Challenging a paradigm in COVID-19 research


COVID-19 is an acute respiratory disease provoked by the SARS-CoV-2 virus, which has caused millions of deaths and continues to claim lives. Despite extensive research efforts, effective targeted therapies for widespread use are still lacking.

A recent study has shown that a specific system that cells use to respond to external stimuli, called the Wnt signaling pathway, is involved in the process of SARS-CoV-2 infection and exacerbates the disease. In addition, clofazimine, a drug traditionally used to treat leprosy, but recently found to also be an inhibitor of the Wnt signaling pathway by the group of Prof. Vladimir Katanaev, was shown to be effective against COVID-19.


A surprising finding…

Building upon their expertise in both Wnt signaling and clofazimine, researchers from the laboratory of Prof. Vladimir Katanaev decided to further explore the potential of inhibiting the Wnt signaling pathway to treat COVID-19. In their recent research study published in Microbiology Spectrum, they demonstrated through the use of different compounds inhibiting Wnt signaling that this approach may not be as effective against SARS-CoV-2 infection as previously thought. Specifically, clofazimine showed only a small effect, and its efficacy varied across different cell types and experimental conditions.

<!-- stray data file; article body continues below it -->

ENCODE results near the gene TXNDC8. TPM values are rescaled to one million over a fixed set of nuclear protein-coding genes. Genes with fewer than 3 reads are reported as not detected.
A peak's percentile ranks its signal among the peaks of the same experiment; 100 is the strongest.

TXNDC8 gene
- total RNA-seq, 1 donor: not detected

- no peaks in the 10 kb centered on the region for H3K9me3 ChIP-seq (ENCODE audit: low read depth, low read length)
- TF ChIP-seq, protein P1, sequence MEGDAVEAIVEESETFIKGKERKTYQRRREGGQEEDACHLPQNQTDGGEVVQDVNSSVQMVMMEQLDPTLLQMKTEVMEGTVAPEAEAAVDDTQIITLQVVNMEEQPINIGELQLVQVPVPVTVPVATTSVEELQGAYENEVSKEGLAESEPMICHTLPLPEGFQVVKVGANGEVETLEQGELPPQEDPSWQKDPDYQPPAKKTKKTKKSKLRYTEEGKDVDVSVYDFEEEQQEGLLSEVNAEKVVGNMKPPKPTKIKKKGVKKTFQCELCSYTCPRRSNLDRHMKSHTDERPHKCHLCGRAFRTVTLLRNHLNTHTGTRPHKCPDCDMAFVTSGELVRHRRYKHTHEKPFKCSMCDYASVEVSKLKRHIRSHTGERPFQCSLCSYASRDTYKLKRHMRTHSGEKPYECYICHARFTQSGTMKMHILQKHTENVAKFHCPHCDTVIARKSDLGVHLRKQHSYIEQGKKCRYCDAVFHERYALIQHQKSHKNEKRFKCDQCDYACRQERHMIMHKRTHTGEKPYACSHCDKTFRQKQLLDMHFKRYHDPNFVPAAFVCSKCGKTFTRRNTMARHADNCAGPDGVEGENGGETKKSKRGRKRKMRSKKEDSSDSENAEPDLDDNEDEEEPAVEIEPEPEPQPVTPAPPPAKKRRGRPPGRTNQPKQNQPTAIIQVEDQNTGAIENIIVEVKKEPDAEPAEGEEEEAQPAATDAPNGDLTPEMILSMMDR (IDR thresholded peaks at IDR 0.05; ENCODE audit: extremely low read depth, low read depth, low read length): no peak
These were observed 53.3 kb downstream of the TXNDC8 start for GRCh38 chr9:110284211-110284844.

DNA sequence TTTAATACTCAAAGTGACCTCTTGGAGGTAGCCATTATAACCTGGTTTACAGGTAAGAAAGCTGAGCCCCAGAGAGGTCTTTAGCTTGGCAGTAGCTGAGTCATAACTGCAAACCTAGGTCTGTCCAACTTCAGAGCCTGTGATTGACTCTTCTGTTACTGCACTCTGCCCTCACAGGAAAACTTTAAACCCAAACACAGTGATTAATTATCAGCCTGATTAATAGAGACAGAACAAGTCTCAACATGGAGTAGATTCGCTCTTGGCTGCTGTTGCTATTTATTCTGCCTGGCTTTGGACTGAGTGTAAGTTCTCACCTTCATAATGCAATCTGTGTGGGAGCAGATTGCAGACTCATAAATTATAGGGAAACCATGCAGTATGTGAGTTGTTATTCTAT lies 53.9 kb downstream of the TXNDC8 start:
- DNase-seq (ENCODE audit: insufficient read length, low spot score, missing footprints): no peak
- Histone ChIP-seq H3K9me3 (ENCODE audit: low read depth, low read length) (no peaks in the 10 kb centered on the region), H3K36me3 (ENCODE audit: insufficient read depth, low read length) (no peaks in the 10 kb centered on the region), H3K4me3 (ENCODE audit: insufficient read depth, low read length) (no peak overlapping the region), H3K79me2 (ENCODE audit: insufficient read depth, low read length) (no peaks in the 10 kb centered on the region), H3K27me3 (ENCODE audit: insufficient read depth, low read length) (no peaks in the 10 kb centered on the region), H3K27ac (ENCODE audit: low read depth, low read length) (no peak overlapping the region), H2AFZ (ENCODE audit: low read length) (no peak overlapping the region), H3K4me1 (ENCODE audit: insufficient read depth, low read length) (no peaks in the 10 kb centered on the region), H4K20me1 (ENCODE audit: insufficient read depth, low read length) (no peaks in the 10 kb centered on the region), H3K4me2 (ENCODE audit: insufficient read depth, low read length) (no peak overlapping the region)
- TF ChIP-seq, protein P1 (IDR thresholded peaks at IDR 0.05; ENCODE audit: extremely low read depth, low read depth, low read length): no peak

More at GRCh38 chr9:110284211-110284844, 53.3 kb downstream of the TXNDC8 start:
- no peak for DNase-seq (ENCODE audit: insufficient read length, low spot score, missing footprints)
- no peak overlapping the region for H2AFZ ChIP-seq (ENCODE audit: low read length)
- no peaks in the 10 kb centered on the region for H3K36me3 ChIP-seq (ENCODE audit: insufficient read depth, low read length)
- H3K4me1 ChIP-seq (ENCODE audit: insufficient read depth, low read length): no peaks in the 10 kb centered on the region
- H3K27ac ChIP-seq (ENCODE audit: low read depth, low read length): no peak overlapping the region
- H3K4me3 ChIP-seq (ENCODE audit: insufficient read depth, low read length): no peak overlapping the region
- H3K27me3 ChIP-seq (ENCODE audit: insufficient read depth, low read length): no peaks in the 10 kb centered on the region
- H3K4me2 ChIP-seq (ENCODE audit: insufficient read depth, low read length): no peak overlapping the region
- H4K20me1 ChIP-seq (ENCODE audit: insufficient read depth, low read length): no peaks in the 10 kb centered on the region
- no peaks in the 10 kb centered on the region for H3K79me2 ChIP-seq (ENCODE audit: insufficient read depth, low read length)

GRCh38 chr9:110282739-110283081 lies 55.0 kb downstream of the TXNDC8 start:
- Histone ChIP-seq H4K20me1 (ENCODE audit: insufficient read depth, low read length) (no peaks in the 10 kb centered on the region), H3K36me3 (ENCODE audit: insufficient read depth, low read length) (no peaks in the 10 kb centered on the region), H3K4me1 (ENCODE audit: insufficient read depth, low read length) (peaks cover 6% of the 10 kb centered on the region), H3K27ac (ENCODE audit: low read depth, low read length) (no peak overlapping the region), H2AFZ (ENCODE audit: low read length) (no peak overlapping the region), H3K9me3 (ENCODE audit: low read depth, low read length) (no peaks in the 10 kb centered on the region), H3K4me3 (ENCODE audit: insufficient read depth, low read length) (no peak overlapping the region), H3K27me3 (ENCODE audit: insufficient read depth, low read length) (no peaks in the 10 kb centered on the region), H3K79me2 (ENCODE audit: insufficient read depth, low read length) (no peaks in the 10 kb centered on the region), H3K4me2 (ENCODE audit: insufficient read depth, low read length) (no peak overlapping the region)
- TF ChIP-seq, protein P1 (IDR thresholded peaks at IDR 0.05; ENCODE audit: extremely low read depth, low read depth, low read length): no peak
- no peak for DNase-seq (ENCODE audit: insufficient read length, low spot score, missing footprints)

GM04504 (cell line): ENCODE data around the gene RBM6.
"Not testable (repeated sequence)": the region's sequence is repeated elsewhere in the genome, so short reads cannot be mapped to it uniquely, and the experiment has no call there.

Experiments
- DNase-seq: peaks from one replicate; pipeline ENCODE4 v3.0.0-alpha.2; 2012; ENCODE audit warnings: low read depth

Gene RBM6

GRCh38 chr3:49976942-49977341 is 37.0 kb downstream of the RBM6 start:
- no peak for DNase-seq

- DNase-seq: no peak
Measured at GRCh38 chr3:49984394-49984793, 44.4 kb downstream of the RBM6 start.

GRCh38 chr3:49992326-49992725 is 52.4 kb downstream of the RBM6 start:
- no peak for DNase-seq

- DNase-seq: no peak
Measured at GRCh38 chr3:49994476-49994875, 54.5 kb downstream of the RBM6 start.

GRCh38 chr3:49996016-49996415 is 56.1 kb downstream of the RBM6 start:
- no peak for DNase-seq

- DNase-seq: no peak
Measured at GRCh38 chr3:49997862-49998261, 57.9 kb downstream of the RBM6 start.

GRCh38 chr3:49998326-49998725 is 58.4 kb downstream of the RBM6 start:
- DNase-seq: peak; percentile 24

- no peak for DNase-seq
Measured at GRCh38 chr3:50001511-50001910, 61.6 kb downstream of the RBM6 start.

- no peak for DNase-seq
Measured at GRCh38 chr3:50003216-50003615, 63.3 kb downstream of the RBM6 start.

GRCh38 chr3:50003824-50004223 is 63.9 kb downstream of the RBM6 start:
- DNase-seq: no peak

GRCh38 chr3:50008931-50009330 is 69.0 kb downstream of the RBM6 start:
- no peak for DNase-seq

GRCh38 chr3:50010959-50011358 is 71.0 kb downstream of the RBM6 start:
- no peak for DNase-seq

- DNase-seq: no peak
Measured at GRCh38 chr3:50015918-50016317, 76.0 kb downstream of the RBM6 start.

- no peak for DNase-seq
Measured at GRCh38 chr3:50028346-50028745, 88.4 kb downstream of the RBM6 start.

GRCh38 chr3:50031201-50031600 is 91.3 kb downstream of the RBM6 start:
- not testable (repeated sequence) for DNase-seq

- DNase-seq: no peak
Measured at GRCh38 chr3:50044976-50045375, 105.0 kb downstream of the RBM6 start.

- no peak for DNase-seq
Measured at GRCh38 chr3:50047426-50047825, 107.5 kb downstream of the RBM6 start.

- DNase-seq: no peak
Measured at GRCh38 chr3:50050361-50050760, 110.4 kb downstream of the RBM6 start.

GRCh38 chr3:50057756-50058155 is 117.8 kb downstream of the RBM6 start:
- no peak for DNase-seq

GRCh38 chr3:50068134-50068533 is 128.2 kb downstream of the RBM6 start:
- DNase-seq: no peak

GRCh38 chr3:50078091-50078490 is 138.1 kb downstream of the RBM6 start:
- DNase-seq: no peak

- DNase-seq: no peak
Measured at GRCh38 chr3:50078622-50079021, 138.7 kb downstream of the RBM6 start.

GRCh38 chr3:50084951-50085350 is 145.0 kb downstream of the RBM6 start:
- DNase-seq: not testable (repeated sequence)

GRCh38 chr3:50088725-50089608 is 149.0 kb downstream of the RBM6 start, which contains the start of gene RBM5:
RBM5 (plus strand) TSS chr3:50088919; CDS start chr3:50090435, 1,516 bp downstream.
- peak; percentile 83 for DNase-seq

… challenging previous research

These findings challenge the current understanding that clofazimine and Wnt signaling inhibition can effectively reduce SARS-CoV-2 infection. This research is of considerable significance as it highlights the complex nature of scientific research. It serves as an important reminder that unanticipated results, when obtained through well-designed experiments, should not be dismissed outright but used to further our understanding.



29 Jun 2023